Orders of Insects (a chosen few; there are many more)
Common Features of Arthropods Cuticle: the exoskeleton (external skeleton) that is made of layers of protein and chitin, and provides protection for the organism. Can be thick or thin, provides attachments for muscles, and is impermeable to water. Molting: shedding of cuticle in order to secrete a larger one. Makes the arthropod vulnerable. Open circulatory system: hemolymph fluid flows through open spaces (sinuses) which surround organs and tissues. Important for nutrient transport.
Common Features of Arthropods Common Features of Arthropods (cont.) Malpighian tubules: excretory organs that remove waste from hemolymph in the circulatory system Tracheal system: branched tubes with chitin lining that carry O 2 directly to cells (insects only) Spiracles: openings in exoskeleton that allow air to enter tracheal system (insects only)
Unique Arthropod Features Book lung: respiratory organ of most spiders that contains stacked plates in an internal chamber that exchanges gases (mostly O2 and CO2) with a spider’s body and the air Chelicerae: claw-like feeding appendages contained by chelicerates (arachnids) Mandibles: jaw-like feeding apparatuses contained by unimarians (centipedes, millipedes, insects) and crustaceans
Unique Arthropod Features (cont.) Antennae: sensory organs that come in pairs on the organism’s head Compound eyes: eyes with many parts and multiple separate focusing elements
Metamorphosis: a relatively abrupt change in form or structure Life Cycle
Incomplete Metamorphosis Young are similar to adults, but have different body proportions and are smaller. There are a series of molts that eventually lead to the organism reaching full size.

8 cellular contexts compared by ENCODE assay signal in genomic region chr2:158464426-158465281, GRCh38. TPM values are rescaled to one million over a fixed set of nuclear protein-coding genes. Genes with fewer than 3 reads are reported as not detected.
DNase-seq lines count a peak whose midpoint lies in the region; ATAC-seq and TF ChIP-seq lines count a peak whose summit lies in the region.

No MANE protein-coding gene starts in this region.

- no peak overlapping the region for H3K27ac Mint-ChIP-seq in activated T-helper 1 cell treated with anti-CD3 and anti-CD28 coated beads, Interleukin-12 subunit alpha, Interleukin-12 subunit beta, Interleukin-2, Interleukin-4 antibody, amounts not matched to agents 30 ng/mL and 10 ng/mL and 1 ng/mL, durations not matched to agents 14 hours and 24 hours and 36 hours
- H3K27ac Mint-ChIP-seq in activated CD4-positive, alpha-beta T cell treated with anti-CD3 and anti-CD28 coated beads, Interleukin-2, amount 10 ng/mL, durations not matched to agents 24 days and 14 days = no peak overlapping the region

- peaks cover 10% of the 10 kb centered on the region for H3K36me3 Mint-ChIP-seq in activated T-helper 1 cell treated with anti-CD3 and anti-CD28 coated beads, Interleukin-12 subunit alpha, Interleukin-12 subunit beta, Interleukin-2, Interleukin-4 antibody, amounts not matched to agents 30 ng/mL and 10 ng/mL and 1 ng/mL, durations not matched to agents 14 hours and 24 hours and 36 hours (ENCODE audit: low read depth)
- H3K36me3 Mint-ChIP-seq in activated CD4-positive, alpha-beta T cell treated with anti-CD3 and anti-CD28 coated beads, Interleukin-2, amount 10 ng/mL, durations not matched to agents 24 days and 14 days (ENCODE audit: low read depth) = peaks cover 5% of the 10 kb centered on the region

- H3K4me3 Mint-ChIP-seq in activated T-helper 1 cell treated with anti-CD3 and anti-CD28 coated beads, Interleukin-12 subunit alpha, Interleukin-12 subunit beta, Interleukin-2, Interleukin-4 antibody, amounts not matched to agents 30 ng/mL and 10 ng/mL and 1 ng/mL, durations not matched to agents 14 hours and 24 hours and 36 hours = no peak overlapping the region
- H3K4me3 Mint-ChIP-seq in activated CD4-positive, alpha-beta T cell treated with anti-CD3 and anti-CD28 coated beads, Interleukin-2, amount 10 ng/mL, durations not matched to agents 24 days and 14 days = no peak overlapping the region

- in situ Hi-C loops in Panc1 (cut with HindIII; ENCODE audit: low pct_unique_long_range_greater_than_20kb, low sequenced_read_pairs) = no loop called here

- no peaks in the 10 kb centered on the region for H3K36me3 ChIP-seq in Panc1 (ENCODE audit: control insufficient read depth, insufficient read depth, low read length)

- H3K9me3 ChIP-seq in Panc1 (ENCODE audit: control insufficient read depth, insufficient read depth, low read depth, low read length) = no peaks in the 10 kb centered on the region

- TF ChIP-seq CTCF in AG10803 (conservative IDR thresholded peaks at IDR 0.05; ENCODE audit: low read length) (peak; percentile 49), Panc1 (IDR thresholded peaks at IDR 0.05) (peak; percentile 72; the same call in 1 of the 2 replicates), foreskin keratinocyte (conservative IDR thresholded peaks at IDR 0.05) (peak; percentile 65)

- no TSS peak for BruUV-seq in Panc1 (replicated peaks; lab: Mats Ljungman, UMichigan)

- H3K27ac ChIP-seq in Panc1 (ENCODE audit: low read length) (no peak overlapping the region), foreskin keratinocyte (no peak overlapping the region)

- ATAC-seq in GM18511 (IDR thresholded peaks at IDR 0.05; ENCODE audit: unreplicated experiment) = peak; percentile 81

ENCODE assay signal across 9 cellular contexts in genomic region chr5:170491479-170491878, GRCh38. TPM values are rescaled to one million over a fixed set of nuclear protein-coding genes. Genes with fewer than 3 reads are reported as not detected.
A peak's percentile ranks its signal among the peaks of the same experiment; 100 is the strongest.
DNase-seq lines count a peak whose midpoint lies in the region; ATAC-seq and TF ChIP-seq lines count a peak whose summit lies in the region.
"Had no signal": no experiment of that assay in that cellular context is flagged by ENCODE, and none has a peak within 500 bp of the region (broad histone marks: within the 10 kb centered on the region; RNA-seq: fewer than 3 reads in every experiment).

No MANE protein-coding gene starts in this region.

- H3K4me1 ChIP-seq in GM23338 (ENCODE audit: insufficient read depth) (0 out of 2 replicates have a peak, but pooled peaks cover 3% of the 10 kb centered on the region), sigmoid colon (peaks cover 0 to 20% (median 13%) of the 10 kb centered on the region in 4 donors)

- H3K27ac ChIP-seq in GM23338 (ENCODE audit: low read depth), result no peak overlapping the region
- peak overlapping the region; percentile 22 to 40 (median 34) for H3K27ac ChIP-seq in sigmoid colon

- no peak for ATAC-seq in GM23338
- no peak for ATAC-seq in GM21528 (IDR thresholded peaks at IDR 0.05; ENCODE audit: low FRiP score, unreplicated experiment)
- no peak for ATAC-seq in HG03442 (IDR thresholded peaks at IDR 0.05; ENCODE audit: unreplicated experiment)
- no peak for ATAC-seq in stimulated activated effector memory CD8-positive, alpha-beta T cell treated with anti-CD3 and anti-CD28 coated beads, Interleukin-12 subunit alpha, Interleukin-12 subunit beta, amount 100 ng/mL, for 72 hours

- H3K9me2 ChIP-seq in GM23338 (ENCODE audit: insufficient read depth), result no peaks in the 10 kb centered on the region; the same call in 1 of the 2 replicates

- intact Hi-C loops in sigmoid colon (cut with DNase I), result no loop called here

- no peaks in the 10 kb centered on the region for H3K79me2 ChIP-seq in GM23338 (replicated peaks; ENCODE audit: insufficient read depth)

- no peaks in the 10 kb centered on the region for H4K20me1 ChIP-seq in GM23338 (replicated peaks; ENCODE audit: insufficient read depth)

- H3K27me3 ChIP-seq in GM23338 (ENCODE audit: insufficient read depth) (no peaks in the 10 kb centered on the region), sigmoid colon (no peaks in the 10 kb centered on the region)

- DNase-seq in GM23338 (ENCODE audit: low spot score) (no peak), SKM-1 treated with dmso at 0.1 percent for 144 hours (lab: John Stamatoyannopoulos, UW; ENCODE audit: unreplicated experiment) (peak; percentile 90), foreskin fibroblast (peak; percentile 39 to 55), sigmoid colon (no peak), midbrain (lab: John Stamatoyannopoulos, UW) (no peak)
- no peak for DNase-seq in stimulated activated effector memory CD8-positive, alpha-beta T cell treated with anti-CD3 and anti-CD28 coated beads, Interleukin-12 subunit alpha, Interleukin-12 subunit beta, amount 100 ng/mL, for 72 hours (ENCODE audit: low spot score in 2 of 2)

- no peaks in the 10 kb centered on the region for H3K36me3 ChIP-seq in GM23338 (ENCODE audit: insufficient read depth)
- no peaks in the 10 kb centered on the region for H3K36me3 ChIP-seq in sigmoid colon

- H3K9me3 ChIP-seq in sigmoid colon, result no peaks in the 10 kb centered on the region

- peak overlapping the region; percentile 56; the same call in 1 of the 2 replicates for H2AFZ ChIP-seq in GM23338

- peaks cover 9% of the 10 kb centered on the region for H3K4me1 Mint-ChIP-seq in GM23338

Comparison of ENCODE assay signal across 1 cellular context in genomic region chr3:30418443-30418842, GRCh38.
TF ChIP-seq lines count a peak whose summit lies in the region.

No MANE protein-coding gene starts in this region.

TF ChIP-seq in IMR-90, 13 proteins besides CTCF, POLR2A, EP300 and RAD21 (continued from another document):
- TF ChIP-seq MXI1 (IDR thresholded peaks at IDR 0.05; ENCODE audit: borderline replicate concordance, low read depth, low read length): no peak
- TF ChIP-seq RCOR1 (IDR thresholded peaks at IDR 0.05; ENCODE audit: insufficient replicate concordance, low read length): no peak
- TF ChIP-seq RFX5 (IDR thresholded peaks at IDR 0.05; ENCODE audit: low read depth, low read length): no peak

Complete Metamorphosis Larval stage - specialized for eating and growing Pupal Stage - actual change occurs Adult stage - specialized for reproduction There are several distinct stages:
triploblastic: have all three germ layers (ectoderm, endoderm, an mesoderm) protostomes: the opening of the gastrula, the blastopore, becomes the mouth and the second opening becomes the anus start with a coelom during embryo development, which becomes reduced over time. have open circulatory systems where hemolymph fluid is propelled through sinuses. These sinuses together are called the hemocoel. As the coelom becomes reduced the hemocoel becomes the main body cavity. Even though this occurs they are still coelomates. Germ Layers and Coelom
Reproduction is usually sexual with differences in male and females. Potential mates are advertised by bright colors, sound, and odor. Fertilization is internal and is done by normal intercourse. The female will lay eggs. Mating normally happens only once in a lifetime. Reproduction
It does not spin webs or have book lungs. Many rumors about the camel spiders’ speed, size and venom. In the middle east, it was said that these big, fast spiders would come into your tent at night and inject an anaesthetizing venom that would put its victims to sleep and feed on victim leaving a gaping wound. This is false, except that they do leave a large bite prone to infection. Camel Spider (class Arachnida; order Solifugae)
Spiders use a fang like chelicerae equipped with poison glands to kill prey caught in web. Instead of fully chewing their prey, the spider will spill digestive juices onto prey. This softens the food and the spider will suck up the liquid. Spider Feeding
Review Questions What type of symmetry do arthropods have? Match the following classes with their members: –Insecta centipedes –Arachnida crabs, lobsters, barnacles –Diplopoda insects –Crustacea millipedes –Chilopoda spiders, scorpions In what stage of metamorphosis does abrupt change occur? What do most spiders use to breathe? What process allows arthropods to shed their cuticle in order to grow a larger one?
Review Questions Is fertilization internal or external? How are arthropods classified: protostomes or deuterostomes? How many germ layers does a camel spider have? What do spiders use to feed on their prey?